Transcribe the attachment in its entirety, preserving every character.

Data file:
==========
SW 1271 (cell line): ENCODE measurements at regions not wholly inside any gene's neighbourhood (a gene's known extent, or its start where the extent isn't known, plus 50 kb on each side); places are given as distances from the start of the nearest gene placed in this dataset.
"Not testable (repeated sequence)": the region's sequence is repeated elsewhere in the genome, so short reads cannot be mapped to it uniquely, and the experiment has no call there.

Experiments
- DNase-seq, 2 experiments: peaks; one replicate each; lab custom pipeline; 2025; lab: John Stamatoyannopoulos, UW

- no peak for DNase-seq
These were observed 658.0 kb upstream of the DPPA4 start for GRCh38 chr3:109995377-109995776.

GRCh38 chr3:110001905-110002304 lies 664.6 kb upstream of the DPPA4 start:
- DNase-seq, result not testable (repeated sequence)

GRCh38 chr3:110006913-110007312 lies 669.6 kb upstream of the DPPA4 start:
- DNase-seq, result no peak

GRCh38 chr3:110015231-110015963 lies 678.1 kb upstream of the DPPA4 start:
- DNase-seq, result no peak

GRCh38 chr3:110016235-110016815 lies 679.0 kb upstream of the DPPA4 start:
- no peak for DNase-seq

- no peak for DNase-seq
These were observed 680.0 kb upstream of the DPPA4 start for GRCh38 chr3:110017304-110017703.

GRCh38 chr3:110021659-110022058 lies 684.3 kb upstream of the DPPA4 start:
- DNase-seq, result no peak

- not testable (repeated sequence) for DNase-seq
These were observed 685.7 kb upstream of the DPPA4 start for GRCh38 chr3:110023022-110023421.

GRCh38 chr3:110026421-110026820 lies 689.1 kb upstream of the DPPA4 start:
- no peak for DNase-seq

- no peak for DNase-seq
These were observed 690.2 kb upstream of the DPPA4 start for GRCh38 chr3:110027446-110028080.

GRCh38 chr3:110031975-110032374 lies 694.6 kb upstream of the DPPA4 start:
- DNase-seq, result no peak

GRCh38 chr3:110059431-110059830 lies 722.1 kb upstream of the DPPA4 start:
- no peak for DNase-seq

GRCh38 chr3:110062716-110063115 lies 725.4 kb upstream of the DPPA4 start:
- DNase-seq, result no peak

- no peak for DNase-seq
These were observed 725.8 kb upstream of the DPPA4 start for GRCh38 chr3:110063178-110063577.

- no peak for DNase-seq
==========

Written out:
SW 1271 (cell line): ENCODE measurements at regions not wholly inside any gene's neighbourhood (a gene's known extent, or its start where the extent isn't known, plus 50 kb on each side); places are given as distances from the start of the nearest gene placed in this dataset.
"Not testable (repeated sequence)": the region's sequence is repeated elsewhere in the genome, so short reads cannot be mapped to it uniquely, and the experiment has no call there.

Experiments
- DNase-seq, 2 experiments: peaks; one replicate each; lab custom pipeline; 2025; lab: John Stamatoyannopoulos, UW

- no peak for DNase-seq
These were observed 658.0 kb upstream of the DPPA4 start for GRCh38 chr3:109995377-109995776.

GRCh38 chr3:110001905-110002304 lies 664.6 kb upstream of the DPPA4 start:
- DNase-seq, result not testable (repeated sequence)

GRCh38 chr3:110006913-110007312 lies 669.6 kb upstream of the DPPA4 start:
- DNase-seq, result no peak

GRCh38 chr3:110015231-110015963 lies 678.1 kb upstream of the DPPA4 start:
- DNase-seq, result no peak

GRCh38 chr3:110016235-110016815 lies 679.0 kb upstream of the DPPA4 start:
- no peak for DNase-seq

- no peak for DNase-seq
These were observed 680.0 kb upstream of the DPPA4 start for GRCh38 chr3:110017304-110017703.

GRCh38 chr3:110021659-110022058 lies 684.3 kb upstream of the DPPA4 start:
- DNase-seq, result no peak

- not testable (repeated sequence) for DNase-seq
These were observed 685.7 kb upstream of the DPPA4 start for GRCh38 chr3:110023022-110023421.

GRCh38 chr3:110026421-110026820 lies 689.1 kb upstream of the DPPA4 start:
- no peak for DNase-seq

- no peak for DNase-seq
These were observed 690.2 kb upstream of the DPPA4 start for GRCh38 chr3:110027446-110028080.

GRCh38 chr3:110031975-110032374 lies 694.6 kb upstream of the DPPA4 start:
- DNase-seq, result no peak

GRCh38 chr3:110059431-110059830 lies 722.1 kb upstream of the DPPA4 start:
- no peak for DNase-seq

GRCh38 chr3:110062716-110063115 lies 725.4 kb upstream of the DPPA4 start:
- DNase-seq, result no peak

- no peak for DNase-seq
These were observed 725.8 kb upstream of the DPPA4 start for GRCh38 chr3:110063178-110063577.

- no peak for DNase-seq